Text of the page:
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After crashing hard into the end boards, Alex Ovechkin crumpled to the ice Sunday night at Capital One Arena.

There was the face of the Washington Capitals — who is known for his durability — looking shaken after he tripped over Toronto goaltender Erik Kallgren’s stick on a breakaway and careened into the boards early in the third period of the Capitals’ 4-3 shootout loss to the Maple Leafs. And for the first time in a long time in the captain’s career — and with the start of the playoffs just days away — Ovechkin’s status was uncertain.

Ovechkin, who has 50 goals in 77 games, did not return to the game, and the team said he had an upper-body injury. It was the first time this season that he left a game because of injury. He has missed two games — and both came when he was in the NHL’s coronavirus protocols.

Coach Peter Laviolette offered no update on his condition after the game. The Capitals canceled their scheduled Monday practice but will still take the annual team photo at the practice facility; Ovechkin is expected to be there.

“I’ve never met anyone tougher than that guy,” forward T.J. Oshie said. “We all hope he’s fine. I just talked to him, and I think he’ll be all right. It’s always scary seeing [Ovechkin] go down and lay on the ice. He’s a tough guy. But if there was anyone I would imagine wouldn’t miss any more time than he needs to, it’d be [him].”

After their captain went down, the Capitals offered a strong response by scoring two goals — by Lars Eller off a nice feed from Martin Fehervary at 3:32 and Marcus Johansson on a backhander at 4:40 — to grab a 3-1 lead. But Toronto had an answer to force overtime. Ilya Mikheyev found some open ice and scored at 12:36 before Jason Spezza notched the equalizer with 57.3 seconds left following heavy pressure from the Maple Leafs with the extra attacker.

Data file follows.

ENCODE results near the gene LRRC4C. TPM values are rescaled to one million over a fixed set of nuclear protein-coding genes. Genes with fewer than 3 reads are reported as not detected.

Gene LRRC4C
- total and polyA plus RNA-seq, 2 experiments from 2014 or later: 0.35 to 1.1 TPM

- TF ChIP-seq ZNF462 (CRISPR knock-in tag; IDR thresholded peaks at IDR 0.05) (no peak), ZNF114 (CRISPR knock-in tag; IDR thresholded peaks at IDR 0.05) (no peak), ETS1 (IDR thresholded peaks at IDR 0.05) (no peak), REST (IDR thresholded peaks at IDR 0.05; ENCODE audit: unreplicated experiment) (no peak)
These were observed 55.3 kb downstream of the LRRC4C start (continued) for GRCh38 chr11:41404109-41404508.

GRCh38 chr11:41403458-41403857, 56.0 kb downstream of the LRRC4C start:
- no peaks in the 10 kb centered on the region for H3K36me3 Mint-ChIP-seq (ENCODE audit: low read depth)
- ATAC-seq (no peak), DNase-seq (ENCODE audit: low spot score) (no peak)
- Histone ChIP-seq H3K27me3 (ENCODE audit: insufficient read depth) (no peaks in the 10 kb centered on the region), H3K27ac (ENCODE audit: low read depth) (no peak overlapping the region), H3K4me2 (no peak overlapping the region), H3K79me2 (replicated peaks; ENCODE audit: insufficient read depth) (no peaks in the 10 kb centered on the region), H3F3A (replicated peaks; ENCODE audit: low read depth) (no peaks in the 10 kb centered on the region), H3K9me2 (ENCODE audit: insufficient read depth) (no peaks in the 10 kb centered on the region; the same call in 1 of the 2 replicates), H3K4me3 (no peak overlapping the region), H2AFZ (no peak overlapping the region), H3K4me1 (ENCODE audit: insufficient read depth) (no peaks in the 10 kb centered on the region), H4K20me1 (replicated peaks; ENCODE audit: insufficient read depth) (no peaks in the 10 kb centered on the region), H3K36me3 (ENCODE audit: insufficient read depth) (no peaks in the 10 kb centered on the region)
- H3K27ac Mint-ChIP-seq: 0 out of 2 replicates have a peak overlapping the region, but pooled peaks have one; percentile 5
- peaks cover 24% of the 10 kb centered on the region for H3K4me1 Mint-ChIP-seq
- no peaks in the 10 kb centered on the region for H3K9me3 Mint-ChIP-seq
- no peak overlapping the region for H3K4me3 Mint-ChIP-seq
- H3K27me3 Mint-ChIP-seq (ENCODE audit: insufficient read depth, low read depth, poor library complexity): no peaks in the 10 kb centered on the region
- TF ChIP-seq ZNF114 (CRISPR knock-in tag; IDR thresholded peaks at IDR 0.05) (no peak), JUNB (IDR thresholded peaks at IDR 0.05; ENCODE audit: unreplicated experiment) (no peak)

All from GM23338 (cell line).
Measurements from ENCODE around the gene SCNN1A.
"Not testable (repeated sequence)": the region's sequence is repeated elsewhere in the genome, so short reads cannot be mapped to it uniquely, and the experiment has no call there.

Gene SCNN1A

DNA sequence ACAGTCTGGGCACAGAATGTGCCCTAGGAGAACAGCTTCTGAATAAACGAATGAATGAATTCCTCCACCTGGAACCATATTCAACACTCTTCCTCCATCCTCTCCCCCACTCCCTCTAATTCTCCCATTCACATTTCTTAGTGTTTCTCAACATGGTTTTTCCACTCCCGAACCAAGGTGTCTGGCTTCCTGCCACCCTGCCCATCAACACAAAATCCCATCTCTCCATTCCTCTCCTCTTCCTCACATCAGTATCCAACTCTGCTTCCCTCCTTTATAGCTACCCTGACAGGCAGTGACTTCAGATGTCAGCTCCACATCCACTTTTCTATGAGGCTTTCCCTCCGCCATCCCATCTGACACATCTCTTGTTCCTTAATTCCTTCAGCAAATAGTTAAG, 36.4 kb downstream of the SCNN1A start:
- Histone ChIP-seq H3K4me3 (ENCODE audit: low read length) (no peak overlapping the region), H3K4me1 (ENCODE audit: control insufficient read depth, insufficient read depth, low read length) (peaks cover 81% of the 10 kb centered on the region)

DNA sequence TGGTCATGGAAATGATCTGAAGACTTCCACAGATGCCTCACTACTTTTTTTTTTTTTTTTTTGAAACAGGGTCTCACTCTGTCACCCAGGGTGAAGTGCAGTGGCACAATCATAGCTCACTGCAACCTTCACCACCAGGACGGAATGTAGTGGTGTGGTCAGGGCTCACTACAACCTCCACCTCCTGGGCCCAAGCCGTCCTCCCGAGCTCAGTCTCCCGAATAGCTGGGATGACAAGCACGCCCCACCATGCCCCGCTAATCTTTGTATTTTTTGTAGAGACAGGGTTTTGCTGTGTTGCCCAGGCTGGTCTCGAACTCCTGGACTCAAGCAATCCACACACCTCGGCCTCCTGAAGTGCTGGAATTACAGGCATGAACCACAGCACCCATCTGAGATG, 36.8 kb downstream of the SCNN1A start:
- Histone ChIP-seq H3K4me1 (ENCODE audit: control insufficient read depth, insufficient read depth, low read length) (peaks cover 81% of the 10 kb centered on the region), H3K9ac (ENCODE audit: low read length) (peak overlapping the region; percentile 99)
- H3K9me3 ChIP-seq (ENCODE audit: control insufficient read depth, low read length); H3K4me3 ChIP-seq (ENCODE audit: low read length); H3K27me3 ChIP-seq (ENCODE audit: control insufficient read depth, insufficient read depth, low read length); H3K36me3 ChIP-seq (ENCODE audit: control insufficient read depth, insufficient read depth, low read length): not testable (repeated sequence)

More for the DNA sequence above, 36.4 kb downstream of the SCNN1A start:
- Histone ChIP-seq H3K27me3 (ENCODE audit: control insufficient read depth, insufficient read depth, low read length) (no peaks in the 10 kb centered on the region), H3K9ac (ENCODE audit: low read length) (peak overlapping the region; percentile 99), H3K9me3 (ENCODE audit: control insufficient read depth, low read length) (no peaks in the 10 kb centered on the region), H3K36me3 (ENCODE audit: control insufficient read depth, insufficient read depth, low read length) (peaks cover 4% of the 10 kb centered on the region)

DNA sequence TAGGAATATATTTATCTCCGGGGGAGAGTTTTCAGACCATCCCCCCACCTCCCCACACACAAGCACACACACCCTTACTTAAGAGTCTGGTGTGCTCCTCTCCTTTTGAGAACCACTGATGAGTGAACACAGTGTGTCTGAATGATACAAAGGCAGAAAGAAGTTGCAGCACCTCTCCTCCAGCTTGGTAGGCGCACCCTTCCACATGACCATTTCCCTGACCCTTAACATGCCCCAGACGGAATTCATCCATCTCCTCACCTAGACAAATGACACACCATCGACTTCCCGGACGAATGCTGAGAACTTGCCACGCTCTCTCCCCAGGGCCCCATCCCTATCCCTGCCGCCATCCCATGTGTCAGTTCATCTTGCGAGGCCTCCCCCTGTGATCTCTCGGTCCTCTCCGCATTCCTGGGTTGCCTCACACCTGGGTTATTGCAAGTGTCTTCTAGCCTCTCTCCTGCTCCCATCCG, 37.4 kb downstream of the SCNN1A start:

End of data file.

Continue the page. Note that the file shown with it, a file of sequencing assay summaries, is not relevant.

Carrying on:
After neither team could solve things in overtime, Alexander Kerfoot had the winner in a seven-round shootout. Evgeny Kuznetsov, who did a bold stick twirl mid-attempt, scored the lone shootout goal for Washington.

With first-round matchup still unclear, Caps surge as regular season winds down

“Just a terrible last eight minutes of the game or nine, 10 minutes of the game there,” Oshie said. “We’re getting pretty close here to where that’s not going to cut it. I think we’re pretty upset about it. … We just didn’t expect ourselves to give away a two-goal lead to a team that played last night, no matter how good they are.”

Vitek Vanecek was excellent in overtime and finished with 27 saves. He was coming off a 19-save shutout in a 2-0 win Friday at Arizona. Kallgren made 34 stops.

“[Vanecek] made some big saves in there,” Laviolette said. “There’s times where I think we can do things better in front of him, like on the second goal. I think we gave too much time, too much space. … We’ve got to do a better job with that, but I thought Vitek played well.”